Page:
there is nothing these days for me but galileo, eating, sleeping, breathing. on friday night, I stayed up until 1 AM reading biographies of the astronomer. on saturday, the first of my final two weekend days in a row for the next six weeks, I stayed at the office from 10 until 6, at first watching rehearsal and then, that afternoon, having been tasked with translating the liturgical latin in one of the opera's final scenes, I came back from the library with eight books, which I stacked one on top of the other as I combed through several dictionaries. how fast could I remember noun declensions? I took half a latin course in college before dropping out.
if this sounds like complaint, rest assured: it is not. I leapt at the opportunity; if I could have taught myself latin in an afternoon, I would have gladly done it.
on sunday, strong winds and rain kept me from my original intention, which was to spend the day at the coast. instead, I sat wrapped in blankets in my living room and read all 124 letters that galileo's daughter wrote to him from her life in the convent at san matteo.
on monday, I rented the synthesizer. then I drank about a hundred gimlets with one of my coworkers and fell asleep at 9:30.
yesterday I nursed a terrible hangover, attended half the day's rehearsal, and processed all 60 orchestra contracts for next season.
today, I spent half the day teaching myself how to program the synthesizer, and the other half watching the first 'stumble-through' downstairs, where the cast ran the whole show for the first time. I cried at the end. then I went next door and finally unlocked the secret to making the footswitch work on the keyboard. our percussionist showed up with the chimes, and taught our principal accompanist, who's doubling on celeste and percussion for this show, how to play the maracas.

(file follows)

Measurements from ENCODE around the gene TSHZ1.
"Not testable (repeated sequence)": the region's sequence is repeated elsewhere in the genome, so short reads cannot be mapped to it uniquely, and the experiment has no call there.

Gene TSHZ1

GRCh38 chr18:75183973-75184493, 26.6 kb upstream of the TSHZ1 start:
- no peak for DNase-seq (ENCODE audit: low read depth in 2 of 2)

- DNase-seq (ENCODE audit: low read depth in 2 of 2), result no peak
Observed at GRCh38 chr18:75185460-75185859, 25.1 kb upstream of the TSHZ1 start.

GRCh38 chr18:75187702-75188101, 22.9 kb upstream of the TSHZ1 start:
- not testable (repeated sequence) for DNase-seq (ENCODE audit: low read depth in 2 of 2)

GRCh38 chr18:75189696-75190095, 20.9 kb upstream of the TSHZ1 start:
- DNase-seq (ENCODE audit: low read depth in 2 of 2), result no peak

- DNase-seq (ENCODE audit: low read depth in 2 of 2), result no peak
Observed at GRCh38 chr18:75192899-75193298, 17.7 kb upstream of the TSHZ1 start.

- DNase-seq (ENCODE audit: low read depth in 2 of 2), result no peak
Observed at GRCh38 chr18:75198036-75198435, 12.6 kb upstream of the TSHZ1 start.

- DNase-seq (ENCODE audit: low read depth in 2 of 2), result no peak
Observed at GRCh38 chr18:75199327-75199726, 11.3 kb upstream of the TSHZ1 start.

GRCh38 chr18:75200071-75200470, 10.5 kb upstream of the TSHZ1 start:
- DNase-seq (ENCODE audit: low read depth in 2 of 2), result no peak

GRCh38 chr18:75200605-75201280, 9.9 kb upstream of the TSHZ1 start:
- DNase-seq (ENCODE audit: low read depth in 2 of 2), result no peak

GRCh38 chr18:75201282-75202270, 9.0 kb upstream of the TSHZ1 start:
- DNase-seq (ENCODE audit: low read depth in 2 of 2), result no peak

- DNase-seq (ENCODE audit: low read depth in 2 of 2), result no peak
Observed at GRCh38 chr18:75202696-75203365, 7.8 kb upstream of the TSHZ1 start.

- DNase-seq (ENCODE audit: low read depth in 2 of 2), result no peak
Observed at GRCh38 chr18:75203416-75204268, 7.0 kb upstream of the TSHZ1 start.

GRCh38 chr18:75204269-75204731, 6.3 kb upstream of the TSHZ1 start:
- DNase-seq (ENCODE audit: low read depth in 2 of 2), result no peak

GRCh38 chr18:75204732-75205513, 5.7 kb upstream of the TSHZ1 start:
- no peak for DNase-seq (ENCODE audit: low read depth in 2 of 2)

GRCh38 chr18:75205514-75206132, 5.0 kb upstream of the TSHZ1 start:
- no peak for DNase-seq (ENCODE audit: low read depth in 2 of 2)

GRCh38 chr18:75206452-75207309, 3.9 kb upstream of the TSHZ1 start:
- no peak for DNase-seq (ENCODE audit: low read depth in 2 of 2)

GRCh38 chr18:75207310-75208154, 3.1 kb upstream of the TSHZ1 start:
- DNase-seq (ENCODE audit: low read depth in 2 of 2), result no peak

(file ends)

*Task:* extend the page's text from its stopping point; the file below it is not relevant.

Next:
we're all doing things we never thought we'd do.
I have temporarily given up everything else in my life for this opera, gladly. I haven't had dinner yet. I'm still sitting at my desk, drafting questionnaires for the cast to run on the opera blog, writing article after article about the opera's ten powerful scenes. in rehearsal, the cast rolls balls down an exquisitely beautiful inclined plane; science experiments are recreated in silhouette, including the astronomer's telescope. the costumes are breathtaking, unbelievable. this pace is breakneck, and I can't keep it up forever. but who needs to run, or sleep, or eat?